Jaguar have added colour to the interior with a bright, optional 10.2-inch touchscreen with colourful menus, a funky heads up display and blue light inserts around the centre stack buttons.
Their Touch Pro display screen features a new navigation system and uses voice recognition so you don’t have to take your eyes off the road or your hands off the wheel. There’s also an eco data display which can be fun on a long drive, especially if you have a heavy right foot. If you pay the extra £540 for Secure Tracker it can let you know if your XF has been stolen and where to look for it.
There are various points for charging and connecting smartphones including a 12V socket, two USB slots, an HDMI point and also Bluetooth.
Jaguar have made the most of the space in the car, leg and headroom is good upfront, although we did find that with an adult in the rear middle seat, visibility out the rear window was obscured.
Boot size is a very decent 540 litres, as soon as the electronic tailgate opened it amazed us at how much space there was, so expect to get quite a few bags and suitcases in there. For £665 you can add the optional power gestured boot lid and if you’re looking for even more practicality and space then Jaguar also do their Sportbrake estate version.
We managed to fit a child car seat in the rear quite easily and there’s enough room that the child won’t be kicking the seat infront.
With storage in the high centre stack between the front seats there are also cup holders and ample room in the doors.
The Jaguar XF costs from £32,490 for the entry-level Prestige, which comes with a three-year warranty, over £3,000 less than the rival BMW 5 Series. The model we tested started at £35,235, but with options ramped it up to an eye-watering £49,290, the sliding panoramic roof was an extra £990 and the Navigation Pro Pack with a Meridian sound system was £1,780.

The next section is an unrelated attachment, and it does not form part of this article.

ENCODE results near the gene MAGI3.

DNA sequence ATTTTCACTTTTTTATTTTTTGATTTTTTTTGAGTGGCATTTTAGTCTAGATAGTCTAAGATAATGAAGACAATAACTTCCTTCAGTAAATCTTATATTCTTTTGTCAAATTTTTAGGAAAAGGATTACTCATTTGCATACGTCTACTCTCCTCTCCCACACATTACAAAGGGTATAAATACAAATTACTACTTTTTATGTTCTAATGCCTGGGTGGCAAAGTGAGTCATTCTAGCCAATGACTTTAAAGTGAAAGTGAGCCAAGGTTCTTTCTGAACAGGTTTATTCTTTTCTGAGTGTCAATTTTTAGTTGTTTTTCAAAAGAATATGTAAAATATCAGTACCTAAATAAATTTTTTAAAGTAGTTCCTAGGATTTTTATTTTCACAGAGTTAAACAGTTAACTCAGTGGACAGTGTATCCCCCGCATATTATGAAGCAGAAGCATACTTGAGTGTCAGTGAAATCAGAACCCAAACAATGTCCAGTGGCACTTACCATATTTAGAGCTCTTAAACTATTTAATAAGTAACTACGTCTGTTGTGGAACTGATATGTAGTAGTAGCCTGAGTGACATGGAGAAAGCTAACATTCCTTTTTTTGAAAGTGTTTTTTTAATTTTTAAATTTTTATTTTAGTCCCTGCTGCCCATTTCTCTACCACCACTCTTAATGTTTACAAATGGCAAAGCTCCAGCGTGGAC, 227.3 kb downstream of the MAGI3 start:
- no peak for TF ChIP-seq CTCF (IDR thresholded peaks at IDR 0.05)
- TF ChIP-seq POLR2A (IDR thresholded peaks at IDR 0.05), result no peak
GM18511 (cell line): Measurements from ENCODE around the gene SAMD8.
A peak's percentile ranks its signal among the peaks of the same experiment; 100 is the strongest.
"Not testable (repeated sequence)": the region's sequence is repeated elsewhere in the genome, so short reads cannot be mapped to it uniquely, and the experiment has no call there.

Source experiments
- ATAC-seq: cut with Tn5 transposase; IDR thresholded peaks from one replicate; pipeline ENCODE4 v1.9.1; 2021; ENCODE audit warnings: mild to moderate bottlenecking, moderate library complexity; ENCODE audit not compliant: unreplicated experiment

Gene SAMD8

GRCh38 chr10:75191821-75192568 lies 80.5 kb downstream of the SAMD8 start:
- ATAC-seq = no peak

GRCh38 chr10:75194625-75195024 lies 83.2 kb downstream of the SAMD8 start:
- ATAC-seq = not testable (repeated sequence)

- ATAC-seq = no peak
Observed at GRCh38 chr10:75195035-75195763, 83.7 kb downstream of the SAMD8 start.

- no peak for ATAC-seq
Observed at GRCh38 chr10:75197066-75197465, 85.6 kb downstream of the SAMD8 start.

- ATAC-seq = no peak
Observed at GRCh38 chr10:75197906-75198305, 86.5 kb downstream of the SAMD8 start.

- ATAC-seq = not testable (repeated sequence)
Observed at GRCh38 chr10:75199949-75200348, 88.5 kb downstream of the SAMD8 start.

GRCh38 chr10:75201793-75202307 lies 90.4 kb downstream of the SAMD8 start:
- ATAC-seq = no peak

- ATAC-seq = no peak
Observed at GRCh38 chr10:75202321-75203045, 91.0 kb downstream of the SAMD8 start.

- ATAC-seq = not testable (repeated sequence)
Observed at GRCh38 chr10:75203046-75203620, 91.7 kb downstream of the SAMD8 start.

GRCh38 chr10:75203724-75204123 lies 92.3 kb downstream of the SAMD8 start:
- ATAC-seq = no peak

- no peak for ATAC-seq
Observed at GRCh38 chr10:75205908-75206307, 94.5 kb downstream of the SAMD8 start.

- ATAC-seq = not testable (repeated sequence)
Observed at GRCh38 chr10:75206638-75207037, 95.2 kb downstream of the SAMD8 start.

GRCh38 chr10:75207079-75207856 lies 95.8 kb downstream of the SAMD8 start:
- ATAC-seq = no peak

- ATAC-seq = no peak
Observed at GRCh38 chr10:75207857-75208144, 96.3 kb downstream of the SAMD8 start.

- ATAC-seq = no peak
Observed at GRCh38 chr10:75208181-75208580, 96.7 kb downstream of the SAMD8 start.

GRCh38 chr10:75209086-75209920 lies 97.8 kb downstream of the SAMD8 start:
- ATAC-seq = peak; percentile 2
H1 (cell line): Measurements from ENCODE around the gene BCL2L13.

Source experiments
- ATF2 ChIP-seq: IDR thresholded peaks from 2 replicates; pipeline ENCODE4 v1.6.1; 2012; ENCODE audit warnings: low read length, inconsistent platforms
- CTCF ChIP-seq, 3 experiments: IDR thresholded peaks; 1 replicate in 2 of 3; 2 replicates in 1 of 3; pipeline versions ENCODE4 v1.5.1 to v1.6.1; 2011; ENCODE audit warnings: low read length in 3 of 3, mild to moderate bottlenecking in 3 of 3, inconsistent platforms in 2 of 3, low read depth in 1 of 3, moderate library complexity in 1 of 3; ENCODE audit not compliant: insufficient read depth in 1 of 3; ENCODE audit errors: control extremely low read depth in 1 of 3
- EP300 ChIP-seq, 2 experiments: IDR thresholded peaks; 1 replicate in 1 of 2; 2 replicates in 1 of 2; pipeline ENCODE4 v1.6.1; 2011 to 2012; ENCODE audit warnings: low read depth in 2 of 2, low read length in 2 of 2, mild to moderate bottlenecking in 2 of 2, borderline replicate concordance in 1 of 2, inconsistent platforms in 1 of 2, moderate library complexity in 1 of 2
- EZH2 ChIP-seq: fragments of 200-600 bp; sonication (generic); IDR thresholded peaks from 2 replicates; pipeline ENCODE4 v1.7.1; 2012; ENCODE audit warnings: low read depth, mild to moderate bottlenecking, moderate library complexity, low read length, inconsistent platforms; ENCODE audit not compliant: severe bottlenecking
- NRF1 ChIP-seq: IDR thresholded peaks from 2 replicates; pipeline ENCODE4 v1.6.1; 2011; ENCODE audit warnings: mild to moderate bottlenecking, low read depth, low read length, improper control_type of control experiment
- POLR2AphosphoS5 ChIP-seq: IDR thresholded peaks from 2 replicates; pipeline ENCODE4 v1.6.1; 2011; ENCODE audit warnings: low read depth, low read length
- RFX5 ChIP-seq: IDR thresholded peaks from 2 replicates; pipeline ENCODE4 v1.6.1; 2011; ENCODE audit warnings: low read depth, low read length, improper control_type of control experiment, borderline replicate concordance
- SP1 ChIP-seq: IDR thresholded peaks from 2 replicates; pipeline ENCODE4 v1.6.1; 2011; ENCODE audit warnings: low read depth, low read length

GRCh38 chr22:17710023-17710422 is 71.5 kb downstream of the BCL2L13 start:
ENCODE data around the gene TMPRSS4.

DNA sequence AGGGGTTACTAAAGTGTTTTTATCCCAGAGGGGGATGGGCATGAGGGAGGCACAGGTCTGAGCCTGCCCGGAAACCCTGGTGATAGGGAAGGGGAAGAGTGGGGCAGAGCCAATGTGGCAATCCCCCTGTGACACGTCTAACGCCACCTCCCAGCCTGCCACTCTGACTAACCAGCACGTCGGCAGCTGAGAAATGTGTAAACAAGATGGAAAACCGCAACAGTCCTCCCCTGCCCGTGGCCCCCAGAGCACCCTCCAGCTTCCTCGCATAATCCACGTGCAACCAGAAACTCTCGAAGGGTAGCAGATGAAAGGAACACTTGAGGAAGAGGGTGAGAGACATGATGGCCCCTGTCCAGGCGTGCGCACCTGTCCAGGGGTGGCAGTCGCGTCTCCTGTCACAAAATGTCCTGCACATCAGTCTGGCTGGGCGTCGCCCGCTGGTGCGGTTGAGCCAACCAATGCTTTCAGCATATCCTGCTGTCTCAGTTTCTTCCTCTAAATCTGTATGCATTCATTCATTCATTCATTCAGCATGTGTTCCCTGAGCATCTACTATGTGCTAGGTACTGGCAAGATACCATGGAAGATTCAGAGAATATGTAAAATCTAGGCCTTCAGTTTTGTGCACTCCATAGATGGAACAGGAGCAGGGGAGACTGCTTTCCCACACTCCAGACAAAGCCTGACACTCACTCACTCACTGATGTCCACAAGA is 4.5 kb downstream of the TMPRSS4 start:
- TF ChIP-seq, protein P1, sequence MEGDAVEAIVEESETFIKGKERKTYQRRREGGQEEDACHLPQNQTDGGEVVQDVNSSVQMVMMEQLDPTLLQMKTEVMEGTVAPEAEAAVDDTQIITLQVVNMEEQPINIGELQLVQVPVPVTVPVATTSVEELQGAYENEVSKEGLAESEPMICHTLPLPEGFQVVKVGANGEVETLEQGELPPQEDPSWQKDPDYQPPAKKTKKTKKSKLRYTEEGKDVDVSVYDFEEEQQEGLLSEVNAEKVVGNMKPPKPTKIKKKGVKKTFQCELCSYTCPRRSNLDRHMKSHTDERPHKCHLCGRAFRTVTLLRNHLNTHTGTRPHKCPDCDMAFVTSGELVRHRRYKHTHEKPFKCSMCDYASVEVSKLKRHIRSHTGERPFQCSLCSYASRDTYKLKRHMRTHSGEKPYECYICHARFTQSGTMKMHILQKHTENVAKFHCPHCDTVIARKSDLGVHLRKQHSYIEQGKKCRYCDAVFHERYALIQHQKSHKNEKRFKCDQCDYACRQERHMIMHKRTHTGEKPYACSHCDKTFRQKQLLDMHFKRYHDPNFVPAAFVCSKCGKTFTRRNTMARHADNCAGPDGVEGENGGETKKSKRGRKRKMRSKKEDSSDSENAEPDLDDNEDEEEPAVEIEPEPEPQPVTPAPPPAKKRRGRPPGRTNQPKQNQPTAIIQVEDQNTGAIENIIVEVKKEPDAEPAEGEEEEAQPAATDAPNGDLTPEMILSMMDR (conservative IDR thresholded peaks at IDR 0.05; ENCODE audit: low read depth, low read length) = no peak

So how does it compare to its rivals? The XF is a really stylish saloon, it’s packed with technology, it’s super luxurious and in terms of cost it is well-priced for the segment it’s in, but stay away from the options list as it can turn it into a very expensive buy.
We’d just gone from having an Audi to testing the Jaguar and even though we really like the premium feel of the Audi interiors, the XF can certainly rival it.
The soft touch leather throughout, the aluminium effect additions and the wood effect inlays in the doors and under the front window really reminded us of old school craftman’s stunning work and it adds a look and feel that is very premium.
Reliability is an area that Jaguar stuggle at, but that being said in the Auto Express Driver Power Survey for 2017 the first generation XF came second for most reliable car and that’s rated by the people that own them. If Jaguar can iron out a a few niggling electrical issues that owners have had then it’ll be taking the top spot.
The Jaguar XF is packed full of safety technology so it’s no wonder that in 2015 it scored the full five tests in the EuroNCAP tests with 92% for adult occupant protection and 84% for a child.
It does come with a raft of safety and driving aids including cruise control with a speed limiter, a brake pad wear indicator, stability and traction control, Autonomous Emergency Braking, which will reduce the impact of a possible collision, Pedestrian Contact Sensing and a parking assist pack with a 360 degree surround camera (we loved this feature as you couldn’t fail to not park properly) was an extra £2,020.